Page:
Answers to questions and better barter

Last week a reader asked if anyone has ideas for fun, no or low-cost activities for a child’s party. Maureen from Glenfield has this tip. “Get hold of a roll of butcher paper or similar. Get each kid to lie down and trace their outline. Then they get to draw and colour their shape in.”

Michelle from Invercargill has these ideas for a kid’s party on a budget:

• Treasure hunt using items you already have. For small children, keep it simple “Something Red”. Bigger children can have more complex clues or actual items.

• Balloon games are always popular. There are tons of ideas on the internet but a favourite has been the popping game with a balloon tied to one leg with string. The longer the string, the harder it is.

• Decorate muffins or biscuits or make marshmallow and fruit sculptures.

• Pin the tail (or scarf) on a favourite character. You can download and print a picture of almost anything from the internet.

• Musical chairs or cushions.

Daniel from Whangarei writes, “We had great fun at a party recently playing Twister with the kids – most were young, but one was 50+! We also bought some long balloons and made all sorts of shapes, which looked nothing like the ones in the instructions, but nevertheless became hats or swords and lots of other imaginary things.”

Lo from Auckland has asked this question. “Can anyone recommend a good biodegradable bathroom cleaner, that is cheap and doesn’t require too much elbow grease!”

Michelle from Invercargill has this tip for Lo. “For cheap, biodegradable cleaners: Baking soda and white vinegar. Or grated, melted Castile soap with water. I use Castile soap (you can buy it as a bar or liquid soap online) as a liquid laundry detergent, liquid hand wash, spray and wipe, dishwashing liquid and use the soap in the shower. We do not buy any cleaning products anymore, which has substantially reduced our grocery bill.”

PAL from Christchurch is asking for help. “Many years ago I recall a mixture I made up and wiped over clean windows. This helped prevent condensation from forming on them. I have asked several friends and they seem to think I may have dreamed it. But not at all. I recall making this mixture up and I’m wondering if it could have had glycerine in it.” Let us know if you can help PAL recall this formula – but not one using nitro glycerine!

Declan from Christchurch has this question. “I keep hearing about how barter is a great way of doing things. I’ve tried unsuccessfully to barter on Facebook barter groups. Admittedly, they do seem to have very low memberships. How do other people go about bartering?”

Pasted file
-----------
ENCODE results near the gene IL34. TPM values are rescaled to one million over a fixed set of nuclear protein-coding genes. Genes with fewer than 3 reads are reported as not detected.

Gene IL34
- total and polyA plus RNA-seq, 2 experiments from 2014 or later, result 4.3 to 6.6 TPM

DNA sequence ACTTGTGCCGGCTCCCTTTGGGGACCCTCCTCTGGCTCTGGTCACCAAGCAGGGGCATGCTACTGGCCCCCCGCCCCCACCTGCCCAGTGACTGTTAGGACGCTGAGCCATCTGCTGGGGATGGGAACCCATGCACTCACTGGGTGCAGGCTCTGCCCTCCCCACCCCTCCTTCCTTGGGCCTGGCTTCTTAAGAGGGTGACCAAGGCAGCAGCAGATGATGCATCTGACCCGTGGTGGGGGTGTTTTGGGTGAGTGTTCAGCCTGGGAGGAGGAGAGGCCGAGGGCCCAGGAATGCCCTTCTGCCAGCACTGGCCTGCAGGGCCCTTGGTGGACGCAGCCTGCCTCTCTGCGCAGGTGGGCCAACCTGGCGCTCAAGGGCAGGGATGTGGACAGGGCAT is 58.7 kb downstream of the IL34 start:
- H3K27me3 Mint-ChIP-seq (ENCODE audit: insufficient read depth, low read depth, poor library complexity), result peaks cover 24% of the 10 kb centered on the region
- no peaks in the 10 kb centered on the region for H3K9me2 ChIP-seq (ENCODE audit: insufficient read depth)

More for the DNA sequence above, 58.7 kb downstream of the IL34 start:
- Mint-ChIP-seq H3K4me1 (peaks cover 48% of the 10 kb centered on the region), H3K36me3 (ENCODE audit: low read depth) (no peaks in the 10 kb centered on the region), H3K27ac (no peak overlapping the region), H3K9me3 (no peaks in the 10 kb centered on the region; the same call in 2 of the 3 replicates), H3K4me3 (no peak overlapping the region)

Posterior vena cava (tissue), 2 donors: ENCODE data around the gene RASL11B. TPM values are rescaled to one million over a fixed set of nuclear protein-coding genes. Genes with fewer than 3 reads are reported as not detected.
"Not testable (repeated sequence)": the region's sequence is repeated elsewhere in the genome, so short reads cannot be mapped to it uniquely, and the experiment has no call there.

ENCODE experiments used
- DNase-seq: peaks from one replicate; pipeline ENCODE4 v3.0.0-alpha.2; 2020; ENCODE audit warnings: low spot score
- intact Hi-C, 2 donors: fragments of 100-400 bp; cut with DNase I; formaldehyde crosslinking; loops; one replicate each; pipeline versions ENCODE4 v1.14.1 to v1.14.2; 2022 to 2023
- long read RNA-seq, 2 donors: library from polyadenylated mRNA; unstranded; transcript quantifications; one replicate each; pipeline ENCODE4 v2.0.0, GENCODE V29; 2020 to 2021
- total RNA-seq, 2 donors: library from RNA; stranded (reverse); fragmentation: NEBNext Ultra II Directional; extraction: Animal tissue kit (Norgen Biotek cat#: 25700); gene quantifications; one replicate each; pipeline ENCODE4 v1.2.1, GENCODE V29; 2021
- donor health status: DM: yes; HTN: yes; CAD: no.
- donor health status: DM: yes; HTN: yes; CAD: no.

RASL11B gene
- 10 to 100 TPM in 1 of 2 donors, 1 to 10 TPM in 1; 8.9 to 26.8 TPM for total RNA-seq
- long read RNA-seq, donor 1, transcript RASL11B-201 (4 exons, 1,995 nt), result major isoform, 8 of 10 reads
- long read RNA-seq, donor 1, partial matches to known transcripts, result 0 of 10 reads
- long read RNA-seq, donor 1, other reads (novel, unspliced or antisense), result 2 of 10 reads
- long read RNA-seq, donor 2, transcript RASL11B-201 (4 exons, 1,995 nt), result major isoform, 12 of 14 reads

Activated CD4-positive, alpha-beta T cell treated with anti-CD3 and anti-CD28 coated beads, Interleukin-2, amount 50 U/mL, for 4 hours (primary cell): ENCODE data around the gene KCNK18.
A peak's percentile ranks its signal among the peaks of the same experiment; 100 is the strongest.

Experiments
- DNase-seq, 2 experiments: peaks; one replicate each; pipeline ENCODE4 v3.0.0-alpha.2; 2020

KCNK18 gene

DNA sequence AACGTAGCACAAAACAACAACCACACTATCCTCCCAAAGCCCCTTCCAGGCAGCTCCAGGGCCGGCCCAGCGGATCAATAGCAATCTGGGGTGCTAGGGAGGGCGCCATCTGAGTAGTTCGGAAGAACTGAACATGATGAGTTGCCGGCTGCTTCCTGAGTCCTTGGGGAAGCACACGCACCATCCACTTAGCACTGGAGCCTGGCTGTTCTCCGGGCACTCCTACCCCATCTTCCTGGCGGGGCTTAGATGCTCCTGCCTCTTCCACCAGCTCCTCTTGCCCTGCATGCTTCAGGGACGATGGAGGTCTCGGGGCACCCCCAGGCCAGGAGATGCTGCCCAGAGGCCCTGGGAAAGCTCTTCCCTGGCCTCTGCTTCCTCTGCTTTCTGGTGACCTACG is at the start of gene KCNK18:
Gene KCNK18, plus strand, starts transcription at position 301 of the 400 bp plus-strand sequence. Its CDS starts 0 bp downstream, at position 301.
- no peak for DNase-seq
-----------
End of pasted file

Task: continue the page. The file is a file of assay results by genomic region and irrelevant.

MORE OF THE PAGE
That’s a good question. If you can help Declan barter better then please let us know. There are a number of barter exchanges for those in businesses, but we are particularly interested in successful community-based barter groups.

The issue of barter is also one that recreational hunters need to be aware of. Basically, the rule is that there is no problem with hunters sharing their catch with others, providing they are not profiting from it. Only certified commercial hunters are able to sell their catch, and only after abiding by certain rules to make sure the food is safe. The bartering of home-kill or any recreational catch is specifically prohibited.

Recreational hunters are not even able to donate or raffle their catch. They can however, sell or trade those parts that are not to be consumed by humans or animals – things like the hides, horns and antlers.

Lifestyle block owners also need to be aware of the rules regarding home-kill meat. Home-kill may only be consumed by the animal owner, their direct family, or farm employees and their family. Like a recreational catch, home-kill meat cannot be sold or traded or used as a prize or for fundraising.

It is also prohibited to use home kill or a recreational catch in meals for paying guests, even though you may not charge for the meal separately. Paying guests includes tourist packages, home-stays, marae visits, tourist barbeques, those who pay board, or other forms of payment as part of an accommodation package.

In other words, be careful! If the meat is for your own use, then generally there will not be a problem. The problem comes when commercial gain is involved.